Data backup has been a must-have since the invention of floppy disks. Data loss can occur due to viruses, hard drive crashes and other mishaps; almost everyone who uses any technology has experienced some level of data loss at some point.
Each week in America, an estimated 140,000 hard drives crash. 20% of Small and Medium-Sized Businesses experience data loss every five years due to major disasters; this has spurred the growth of the cloud backup market which continues to expand.
Security has become one of the most crucial elements in data backup over recent years. Simply backing up data is no longer enough; data protection must now extend beyond simply backing up.
What Does this Mean?
Backups require stronger cybersecurity protection to remain vulnerable to threats such as supply chain attacks and sleeper ransomware. Cloud-based backup offers the advantages of accessibility, efficiency, and convenience whereas online backups have their own security issues.
Companies must consider data protection when crafting their backup or recovery strategy. Equipped with the correct tools, businesses can safeguard themselves against increasingly sophisticated threats.
Here are some of the latest threats to data backups:
- Data Center Outage: Cloud data is stored on a server that can be accessed remotely via the internet. Unfortunately, these servers could crash at any time; outages also happen in data centers hosting these servers.
- Sleeper Ransomware Once activated, this type of ransomware remains silent. Its aim is to infect all backups of a device and disable its ability to restore a backup.
- Supply Chain Attacks : Supply chain attacks are on the rise. This includes attacks against cloud vendors used by companies, leaving those vendors vulnerable to cyberattacks which may spread to their clients.
- Misconfiguration A misconfiguration of security settings can lead to a vulnerability, giving attackers access to cloud storage services and giving them the power to download or delete files as desired.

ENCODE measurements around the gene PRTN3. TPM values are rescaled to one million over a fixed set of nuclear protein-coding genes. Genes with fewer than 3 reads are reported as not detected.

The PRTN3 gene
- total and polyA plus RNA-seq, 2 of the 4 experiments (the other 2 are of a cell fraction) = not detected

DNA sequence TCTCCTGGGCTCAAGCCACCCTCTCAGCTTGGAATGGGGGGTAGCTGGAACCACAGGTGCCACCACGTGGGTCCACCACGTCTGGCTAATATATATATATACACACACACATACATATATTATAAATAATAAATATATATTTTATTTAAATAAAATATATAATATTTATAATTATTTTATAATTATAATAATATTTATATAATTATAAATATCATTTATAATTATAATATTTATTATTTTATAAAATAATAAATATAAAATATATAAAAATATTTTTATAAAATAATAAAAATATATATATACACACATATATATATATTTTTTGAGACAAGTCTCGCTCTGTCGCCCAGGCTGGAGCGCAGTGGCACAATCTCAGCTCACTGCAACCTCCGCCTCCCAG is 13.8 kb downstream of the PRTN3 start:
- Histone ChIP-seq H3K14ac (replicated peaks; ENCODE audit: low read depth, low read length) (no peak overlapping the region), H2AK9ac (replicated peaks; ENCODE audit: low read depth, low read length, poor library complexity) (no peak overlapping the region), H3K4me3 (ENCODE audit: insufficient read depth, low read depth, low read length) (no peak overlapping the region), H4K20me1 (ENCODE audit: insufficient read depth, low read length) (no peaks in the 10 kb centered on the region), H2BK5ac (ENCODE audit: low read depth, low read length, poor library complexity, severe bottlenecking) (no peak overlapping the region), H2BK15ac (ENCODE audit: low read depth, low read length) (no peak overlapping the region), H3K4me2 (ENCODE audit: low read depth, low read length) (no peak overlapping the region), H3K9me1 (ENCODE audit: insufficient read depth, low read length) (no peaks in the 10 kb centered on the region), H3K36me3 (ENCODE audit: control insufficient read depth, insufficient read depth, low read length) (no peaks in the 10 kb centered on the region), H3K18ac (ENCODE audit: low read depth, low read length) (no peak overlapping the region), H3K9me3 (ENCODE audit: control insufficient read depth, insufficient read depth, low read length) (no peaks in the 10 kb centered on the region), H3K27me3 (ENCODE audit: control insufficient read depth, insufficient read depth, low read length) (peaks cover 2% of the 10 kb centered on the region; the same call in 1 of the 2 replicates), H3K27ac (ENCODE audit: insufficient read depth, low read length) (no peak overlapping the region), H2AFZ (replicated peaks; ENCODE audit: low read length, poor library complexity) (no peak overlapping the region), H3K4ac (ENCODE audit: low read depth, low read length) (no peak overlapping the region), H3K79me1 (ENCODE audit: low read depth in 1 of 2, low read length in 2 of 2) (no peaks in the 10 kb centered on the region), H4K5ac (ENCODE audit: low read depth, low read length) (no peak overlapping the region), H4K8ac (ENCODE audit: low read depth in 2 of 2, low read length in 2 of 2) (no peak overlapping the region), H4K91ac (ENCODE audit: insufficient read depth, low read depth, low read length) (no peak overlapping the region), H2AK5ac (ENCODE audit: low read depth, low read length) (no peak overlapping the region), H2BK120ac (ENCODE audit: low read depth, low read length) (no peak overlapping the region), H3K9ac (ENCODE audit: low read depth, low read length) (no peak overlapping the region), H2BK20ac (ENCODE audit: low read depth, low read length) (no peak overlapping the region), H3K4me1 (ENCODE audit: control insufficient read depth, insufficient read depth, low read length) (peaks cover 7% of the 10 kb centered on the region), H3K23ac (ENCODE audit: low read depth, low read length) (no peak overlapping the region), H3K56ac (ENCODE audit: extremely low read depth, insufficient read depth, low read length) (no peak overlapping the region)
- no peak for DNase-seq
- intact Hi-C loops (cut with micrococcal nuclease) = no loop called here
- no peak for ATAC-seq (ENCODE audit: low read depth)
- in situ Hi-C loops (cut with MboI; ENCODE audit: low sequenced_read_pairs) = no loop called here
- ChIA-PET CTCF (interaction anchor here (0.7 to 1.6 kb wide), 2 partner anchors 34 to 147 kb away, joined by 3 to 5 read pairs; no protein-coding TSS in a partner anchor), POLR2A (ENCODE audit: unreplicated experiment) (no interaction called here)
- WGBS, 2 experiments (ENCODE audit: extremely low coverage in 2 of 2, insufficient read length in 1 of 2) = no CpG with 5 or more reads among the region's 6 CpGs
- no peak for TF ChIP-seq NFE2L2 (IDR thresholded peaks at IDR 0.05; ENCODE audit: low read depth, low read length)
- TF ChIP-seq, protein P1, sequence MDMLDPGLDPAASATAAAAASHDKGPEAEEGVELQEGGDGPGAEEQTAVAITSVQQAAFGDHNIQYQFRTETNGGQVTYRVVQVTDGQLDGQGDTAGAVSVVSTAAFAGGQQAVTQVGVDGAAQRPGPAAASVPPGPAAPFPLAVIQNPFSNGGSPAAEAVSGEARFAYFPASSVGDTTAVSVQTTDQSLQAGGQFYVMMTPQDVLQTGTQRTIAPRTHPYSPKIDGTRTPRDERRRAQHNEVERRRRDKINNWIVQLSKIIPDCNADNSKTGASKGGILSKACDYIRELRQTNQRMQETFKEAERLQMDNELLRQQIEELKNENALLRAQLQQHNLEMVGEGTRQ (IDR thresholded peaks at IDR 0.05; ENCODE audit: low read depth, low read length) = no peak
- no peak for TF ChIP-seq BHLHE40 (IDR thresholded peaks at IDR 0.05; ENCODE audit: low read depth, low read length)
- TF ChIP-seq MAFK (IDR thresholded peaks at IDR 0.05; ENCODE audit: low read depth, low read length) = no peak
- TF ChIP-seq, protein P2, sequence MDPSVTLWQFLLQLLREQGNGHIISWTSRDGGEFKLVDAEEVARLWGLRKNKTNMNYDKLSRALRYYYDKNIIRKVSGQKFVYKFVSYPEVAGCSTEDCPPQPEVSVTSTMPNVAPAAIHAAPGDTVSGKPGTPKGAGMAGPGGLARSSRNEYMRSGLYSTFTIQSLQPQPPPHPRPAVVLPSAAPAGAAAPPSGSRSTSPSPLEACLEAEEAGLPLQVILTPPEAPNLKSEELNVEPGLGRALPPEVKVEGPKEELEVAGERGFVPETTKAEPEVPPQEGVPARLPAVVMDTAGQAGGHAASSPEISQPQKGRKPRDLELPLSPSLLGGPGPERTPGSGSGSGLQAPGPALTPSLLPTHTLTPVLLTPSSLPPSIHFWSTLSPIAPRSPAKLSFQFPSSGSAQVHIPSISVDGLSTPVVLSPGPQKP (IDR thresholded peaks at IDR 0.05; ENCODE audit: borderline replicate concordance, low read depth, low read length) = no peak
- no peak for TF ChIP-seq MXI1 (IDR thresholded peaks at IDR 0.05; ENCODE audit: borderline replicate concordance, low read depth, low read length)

What to Look For in a Data Protection Backup System
Backups alone aren't enough. It's essential that the software you select provides adequate data security. Here are the top factors to consider when searching for an adequate backup solution.
Ransomware can infect all data on a network, from servers and computers to mobile devices and cloud platforms that sync with them. This includes sensitive information from these platforms as well as any cloud services used in conjunction with these devices.
Ransomware attacks that infect data backup systems account for 95% of all attacks.
Ransomware protection should be an integral part of any data backup system you utilize. This feature limits the number of file modifications that can be made to documents by blocking them from being automated.
Continuous Data Protection
Continuous data protection allows users to make changes and back up files on demand, unlike systems which perform regular backups like once a day.
Continuous data protection guarantees that files are always backed up, protecting against data loss in case the system crashes before the next backup. With today's rapid rate of data generation, it could be possible to lose an entire day's worth of information without this safeguard.
Data protection should include proactive steps to safeguard files. Look for threat identification features within backup services - these are types of malware and virus prevention tools.
It scans for malware in both new and existing backups, helping to prevent sleeper ransomware or similar attacks from infecting any of your backups.
Cybersecurity professionals advocate for zero-trust security measures, such as multi-factor authentication and application safetylisting.
Zero-trust implies that all users and applications must undergo regular authentication. Simply because a user logs in does not guarantee they can be trusted completely.
When researching zero-trust features, one should look for:
- Multi-factor authentication
- Different permissions for different files and folders.
- Contextual Authentication
- Verifying File Permissions
Backing up to a CD or USB drive only creates one copy of the files; anything that happens to this copy could result in data loss. Backup copies should always remain intact for disaster-proofing purposes.
Backup redundancy should be a standard feature of cloud backup providers. This ensures your data is mirrored to another server on the holding server, protecting it in case of server failure, natural disaster or cyberattack.
Air Gapping for Sensitive Data
Air gapping refers to a system that keeps an offline backup copy of your data or separates it in another way. To do this, make another backup copy and transfer it onto another server that's disconnected from external sources.
If your business involves sensitive data, this feature is something worth considering. With it, you can ensure at least one copy of your backup is always accessible and protected from internet-based attacks.
Are you in need of assistance with data protection and secure backup?
Are you up-to-date on the latest threats, as well as reviewing your backup processes? Contact us today to discuss data security and backup solutions!